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UK to face water shortages in medium- to long-term, study claims

March 20, 2014
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Britain's power grid may be seriously affected by water shortages in the future and parts of the country may lose electricity, a new study by a team of researchers from Newcastle University and Oxford University has warned.

Although Britain has recently been hit by flooding, long-term predictions suggest that over the coming decades there will be a combination of factors that could lead to the closure of power plants. On the one hand, climate change is likely to affect rainfall, so that drought will be an increasingly serious issue, while on the other, the rising population will boost water demand, putting water companies under great strain, the research noted.

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At present, British power plants are extremely dependent on water to produce electricity and a potential drought would affect power supplies. There might be power plants that are forced to reduce their output and some may even close down, the report noted. The researchers are urging policymakers to think about ways to reduce water consumption in electricity generation and explore other options that could help the UK retain its water security, commented Ed Byers of Newcastle University.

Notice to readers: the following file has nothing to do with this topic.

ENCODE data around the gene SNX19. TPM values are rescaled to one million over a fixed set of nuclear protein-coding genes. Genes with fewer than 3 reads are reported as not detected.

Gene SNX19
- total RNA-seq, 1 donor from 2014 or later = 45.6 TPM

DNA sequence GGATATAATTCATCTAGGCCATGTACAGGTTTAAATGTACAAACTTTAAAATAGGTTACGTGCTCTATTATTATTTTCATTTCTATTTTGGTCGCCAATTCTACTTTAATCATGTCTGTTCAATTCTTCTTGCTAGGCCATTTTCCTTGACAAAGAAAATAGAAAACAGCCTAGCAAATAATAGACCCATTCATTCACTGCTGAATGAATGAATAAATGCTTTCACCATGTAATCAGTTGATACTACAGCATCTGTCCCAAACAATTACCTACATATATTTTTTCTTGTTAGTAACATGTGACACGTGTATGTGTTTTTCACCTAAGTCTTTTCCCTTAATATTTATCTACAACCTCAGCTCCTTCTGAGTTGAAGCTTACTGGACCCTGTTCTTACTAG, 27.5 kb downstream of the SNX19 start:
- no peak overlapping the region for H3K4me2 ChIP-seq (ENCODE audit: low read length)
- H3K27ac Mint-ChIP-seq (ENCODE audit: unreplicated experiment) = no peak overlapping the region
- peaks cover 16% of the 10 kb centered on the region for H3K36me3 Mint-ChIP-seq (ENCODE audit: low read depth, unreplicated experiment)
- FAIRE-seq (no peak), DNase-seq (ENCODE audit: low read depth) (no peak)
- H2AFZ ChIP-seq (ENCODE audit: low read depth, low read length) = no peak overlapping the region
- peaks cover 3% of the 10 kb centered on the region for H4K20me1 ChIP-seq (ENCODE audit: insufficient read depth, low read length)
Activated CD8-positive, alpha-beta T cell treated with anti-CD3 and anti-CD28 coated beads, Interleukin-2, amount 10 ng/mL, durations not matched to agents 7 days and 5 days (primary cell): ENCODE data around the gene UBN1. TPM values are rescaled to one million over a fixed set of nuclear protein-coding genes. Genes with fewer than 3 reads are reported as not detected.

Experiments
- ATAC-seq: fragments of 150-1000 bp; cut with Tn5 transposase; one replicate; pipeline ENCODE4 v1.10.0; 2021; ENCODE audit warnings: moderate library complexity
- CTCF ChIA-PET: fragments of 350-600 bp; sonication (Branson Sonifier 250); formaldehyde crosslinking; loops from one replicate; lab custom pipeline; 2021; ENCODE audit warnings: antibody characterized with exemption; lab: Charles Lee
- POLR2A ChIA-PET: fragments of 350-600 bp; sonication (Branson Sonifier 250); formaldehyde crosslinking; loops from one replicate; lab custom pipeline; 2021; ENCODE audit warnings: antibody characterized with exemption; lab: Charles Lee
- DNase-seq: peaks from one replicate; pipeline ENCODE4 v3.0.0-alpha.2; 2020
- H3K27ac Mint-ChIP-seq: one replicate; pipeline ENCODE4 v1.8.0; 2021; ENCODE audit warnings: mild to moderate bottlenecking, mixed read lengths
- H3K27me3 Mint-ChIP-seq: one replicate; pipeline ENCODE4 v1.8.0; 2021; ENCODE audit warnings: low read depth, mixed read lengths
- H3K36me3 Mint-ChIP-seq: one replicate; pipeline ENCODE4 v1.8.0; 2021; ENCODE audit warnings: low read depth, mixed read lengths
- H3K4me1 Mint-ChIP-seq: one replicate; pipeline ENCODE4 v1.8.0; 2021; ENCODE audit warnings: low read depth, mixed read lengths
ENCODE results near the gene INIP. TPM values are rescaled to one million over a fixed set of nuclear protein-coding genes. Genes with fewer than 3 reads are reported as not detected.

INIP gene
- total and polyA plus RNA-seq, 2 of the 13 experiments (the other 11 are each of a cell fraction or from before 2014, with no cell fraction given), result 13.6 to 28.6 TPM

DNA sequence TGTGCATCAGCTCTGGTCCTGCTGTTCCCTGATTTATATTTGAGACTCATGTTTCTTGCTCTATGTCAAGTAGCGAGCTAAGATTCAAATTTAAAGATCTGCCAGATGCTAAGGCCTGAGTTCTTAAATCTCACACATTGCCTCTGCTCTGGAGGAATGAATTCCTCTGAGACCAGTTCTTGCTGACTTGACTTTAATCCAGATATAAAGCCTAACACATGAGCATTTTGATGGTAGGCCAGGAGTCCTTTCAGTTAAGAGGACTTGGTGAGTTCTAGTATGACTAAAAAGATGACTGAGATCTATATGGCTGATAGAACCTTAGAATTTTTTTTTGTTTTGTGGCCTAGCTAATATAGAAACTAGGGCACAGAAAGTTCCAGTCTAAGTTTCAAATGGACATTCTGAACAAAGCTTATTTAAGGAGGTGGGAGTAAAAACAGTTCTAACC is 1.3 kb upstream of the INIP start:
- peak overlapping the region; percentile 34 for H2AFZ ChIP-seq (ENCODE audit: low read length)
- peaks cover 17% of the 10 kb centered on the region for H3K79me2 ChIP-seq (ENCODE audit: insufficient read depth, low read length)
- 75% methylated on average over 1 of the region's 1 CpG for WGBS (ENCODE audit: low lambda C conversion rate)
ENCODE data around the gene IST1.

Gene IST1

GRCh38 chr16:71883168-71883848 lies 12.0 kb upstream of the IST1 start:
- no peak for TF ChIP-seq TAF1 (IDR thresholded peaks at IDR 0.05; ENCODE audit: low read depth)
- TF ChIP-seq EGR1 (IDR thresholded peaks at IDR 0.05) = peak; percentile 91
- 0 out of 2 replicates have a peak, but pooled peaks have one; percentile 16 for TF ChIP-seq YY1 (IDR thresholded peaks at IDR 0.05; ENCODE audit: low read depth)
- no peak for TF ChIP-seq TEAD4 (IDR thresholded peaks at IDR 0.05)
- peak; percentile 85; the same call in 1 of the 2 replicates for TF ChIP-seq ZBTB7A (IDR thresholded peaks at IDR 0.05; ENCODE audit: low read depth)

Co-author Professor Jim Hall added that the proposed changes in the UK's power generation mix could reduce the stress on water resources in the short term but projections show that demand for fresh water will go up again after 2030, particularly if carbon-capture and storage technologies become more widespread.
 

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